Statistics can be the basis of really great practical lessons in maths where students can get their hands dirty. It’s arguably the easiest way to show an example of maths being useful in real life.
Almost all statistic lessons need to include (1) data collection, (2) data display and (3) data analysis. However, lessons do not need to run in this order. Sometimes teaching about statistics prior to data collection may be beneficial.
Data that can be collected:
– heights of children in the class (helps with measurement topics)
– the number of books on a shelf in a level or that are “green”
– the number of posters on a wall
– birthdays of children in the class or in their family
– how many sweets could you eat in an hour?
– eye colours of students
– length of name
– how fast can they run 100m (helps with measurement)
– number of siblings
– football results
Data can be displayed in:
– pie charts
– bar charts
– tally charts
– line graphs
– pictograms[/vc_column_text][/vc_column][/vc_row][vc_row][vc_column][vc_column_text]Data analysis may include:
– finding the average (mean, median or mode)
– discussing if there are any outliers
– discussing the shape of the data in any chart (is it symmetric?)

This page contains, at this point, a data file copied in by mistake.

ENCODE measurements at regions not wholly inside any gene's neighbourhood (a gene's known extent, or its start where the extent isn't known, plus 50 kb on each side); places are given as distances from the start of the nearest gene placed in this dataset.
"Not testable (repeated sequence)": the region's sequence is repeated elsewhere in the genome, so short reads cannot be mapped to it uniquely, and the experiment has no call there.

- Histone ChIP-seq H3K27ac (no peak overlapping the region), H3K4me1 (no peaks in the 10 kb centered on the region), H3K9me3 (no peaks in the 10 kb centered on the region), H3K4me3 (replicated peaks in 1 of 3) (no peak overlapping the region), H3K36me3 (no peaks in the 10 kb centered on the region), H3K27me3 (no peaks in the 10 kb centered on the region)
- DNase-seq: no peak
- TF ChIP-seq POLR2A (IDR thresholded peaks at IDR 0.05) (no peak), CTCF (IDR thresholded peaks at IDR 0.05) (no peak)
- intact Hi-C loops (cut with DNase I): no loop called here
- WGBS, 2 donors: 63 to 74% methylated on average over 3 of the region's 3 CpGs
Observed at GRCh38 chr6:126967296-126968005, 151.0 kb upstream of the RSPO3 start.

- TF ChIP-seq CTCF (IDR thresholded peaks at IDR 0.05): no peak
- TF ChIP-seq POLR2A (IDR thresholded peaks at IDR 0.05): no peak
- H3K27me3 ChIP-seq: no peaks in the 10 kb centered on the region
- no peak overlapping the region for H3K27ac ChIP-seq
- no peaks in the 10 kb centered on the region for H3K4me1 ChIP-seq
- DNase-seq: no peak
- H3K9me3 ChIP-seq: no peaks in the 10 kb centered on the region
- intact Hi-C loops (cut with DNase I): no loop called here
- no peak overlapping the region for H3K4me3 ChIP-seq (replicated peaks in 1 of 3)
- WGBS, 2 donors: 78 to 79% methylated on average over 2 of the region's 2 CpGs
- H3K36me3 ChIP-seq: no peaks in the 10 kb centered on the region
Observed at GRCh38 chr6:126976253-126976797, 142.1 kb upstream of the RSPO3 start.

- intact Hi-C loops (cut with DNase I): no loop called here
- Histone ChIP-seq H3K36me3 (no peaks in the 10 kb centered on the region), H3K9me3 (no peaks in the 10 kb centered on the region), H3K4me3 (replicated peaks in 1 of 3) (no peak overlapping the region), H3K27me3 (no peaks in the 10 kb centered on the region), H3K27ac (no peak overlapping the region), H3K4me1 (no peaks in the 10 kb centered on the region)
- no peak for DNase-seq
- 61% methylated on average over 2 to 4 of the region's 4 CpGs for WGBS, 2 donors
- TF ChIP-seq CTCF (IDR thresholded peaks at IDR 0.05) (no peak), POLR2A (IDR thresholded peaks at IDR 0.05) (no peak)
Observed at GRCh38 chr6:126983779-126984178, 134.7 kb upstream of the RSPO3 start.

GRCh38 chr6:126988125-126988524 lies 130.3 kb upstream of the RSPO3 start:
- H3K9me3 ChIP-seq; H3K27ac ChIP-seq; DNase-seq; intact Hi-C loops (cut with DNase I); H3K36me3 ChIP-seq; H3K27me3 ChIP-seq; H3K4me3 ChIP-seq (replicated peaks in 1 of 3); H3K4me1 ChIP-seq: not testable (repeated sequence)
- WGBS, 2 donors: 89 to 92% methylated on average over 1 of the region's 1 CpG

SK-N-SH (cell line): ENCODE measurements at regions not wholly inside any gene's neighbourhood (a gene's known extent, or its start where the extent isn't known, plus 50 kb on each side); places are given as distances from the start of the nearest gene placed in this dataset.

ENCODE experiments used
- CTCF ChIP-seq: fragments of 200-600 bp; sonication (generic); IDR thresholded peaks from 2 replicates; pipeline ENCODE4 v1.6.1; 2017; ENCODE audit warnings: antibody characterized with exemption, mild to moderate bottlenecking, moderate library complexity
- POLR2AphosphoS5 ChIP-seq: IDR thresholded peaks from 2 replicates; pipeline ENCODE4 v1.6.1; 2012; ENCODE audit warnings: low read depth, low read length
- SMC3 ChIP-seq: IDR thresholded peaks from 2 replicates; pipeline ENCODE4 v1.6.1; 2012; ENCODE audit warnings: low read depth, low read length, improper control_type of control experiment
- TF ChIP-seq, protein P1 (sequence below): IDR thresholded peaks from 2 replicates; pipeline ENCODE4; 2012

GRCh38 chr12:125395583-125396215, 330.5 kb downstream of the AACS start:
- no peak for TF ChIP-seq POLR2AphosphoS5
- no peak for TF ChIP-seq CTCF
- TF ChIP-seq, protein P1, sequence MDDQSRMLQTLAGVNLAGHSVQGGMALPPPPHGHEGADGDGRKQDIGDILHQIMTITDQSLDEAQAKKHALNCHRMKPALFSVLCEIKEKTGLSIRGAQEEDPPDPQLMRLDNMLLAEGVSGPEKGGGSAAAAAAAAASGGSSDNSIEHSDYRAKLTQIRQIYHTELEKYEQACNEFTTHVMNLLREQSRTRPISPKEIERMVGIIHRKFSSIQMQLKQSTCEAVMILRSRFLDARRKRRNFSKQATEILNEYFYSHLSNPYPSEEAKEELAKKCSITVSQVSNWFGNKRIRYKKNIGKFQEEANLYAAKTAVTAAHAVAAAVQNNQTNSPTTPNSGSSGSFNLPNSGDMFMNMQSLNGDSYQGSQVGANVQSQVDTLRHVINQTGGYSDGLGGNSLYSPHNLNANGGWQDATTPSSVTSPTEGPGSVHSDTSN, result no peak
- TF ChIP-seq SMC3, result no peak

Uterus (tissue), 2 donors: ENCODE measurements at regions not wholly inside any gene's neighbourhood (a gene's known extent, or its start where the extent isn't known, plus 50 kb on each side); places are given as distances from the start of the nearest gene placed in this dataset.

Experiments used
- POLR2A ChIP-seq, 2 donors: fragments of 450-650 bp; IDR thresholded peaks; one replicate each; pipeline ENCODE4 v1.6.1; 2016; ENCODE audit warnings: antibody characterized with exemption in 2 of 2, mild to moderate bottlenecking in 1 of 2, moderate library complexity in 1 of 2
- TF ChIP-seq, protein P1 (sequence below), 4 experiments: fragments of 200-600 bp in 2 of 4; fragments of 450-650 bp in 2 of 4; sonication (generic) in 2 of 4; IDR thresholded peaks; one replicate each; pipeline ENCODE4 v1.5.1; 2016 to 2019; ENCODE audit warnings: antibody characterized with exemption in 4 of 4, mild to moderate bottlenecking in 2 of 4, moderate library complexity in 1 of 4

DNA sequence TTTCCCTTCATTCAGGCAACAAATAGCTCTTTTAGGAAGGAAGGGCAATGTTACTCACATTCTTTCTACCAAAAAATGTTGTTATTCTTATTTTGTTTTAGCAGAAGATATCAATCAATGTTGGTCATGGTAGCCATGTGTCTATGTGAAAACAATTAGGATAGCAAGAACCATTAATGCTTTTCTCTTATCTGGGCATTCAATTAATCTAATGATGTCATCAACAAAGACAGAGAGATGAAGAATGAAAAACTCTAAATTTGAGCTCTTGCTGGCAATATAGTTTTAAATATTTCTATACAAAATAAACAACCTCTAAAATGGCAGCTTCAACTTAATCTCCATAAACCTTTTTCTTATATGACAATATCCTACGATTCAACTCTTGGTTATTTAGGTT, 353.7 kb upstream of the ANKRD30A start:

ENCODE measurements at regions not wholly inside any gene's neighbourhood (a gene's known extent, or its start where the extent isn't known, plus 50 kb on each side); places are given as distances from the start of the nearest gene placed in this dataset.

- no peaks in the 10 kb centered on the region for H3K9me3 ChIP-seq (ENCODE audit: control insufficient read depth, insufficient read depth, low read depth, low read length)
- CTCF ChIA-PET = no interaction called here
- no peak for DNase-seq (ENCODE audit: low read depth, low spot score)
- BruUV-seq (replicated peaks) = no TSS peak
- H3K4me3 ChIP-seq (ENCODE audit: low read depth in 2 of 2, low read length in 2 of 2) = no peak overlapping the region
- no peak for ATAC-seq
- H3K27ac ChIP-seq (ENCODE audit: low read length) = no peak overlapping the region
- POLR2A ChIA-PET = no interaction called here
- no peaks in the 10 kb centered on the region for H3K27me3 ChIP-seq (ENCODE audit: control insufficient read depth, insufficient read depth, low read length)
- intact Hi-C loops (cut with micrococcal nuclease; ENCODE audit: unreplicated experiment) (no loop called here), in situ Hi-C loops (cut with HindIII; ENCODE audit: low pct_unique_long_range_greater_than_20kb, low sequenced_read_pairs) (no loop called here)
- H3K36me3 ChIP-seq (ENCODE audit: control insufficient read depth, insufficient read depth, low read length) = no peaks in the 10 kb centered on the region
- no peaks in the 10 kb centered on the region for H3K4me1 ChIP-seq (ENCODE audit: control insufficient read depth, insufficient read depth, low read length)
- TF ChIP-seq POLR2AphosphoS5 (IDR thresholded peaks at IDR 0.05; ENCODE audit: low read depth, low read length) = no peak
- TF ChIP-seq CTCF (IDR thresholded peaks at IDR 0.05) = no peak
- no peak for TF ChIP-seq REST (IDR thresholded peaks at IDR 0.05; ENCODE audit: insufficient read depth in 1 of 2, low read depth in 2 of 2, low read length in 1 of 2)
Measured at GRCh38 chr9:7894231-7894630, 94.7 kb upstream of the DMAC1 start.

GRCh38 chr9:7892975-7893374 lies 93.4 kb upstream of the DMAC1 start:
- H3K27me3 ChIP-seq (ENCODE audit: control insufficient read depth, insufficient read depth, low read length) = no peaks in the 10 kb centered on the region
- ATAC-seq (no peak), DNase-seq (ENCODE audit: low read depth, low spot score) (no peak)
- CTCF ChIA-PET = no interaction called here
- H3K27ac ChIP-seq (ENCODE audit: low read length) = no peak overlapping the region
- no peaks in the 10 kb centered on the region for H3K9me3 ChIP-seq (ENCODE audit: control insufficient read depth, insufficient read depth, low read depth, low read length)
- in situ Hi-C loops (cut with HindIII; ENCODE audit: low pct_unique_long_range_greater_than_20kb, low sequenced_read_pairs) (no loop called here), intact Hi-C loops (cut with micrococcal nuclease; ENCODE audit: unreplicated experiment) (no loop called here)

– converting the data into percentages
The best thing about statistics at primary is that it is a real practical area of maths that pupils can grasp.
The most able students will start to realise that statistics is about describing a large amount of data simply either pictorially e.g. in a chart or numerically e.g. average. As the data is simplified more information is lost but the data as a whole becomes easier to understand and analyse.
One of the biggest issues with this area though is the time consuming aspect of collecting the data and displaying the data when you just want to see if your pupils understand the data. A quick way to assess their understanding is by using Statistics with Emile – grab a free trial and see what Emile can bring to your classroom.